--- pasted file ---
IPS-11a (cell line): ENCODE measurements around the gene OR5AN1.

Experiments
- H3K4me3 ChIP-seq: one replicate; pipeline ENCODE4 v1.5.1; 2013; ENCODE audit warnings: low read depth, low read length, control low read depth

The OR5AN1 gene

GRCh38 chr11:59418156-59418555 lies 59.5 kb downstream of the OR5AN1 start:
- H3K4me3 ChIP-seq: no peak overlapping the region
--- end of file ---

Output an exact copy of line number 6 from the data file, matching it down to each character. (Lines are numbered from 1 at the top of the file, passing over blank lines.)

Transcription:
- H3K4me3 ChIP-seq: no peak overlapping the region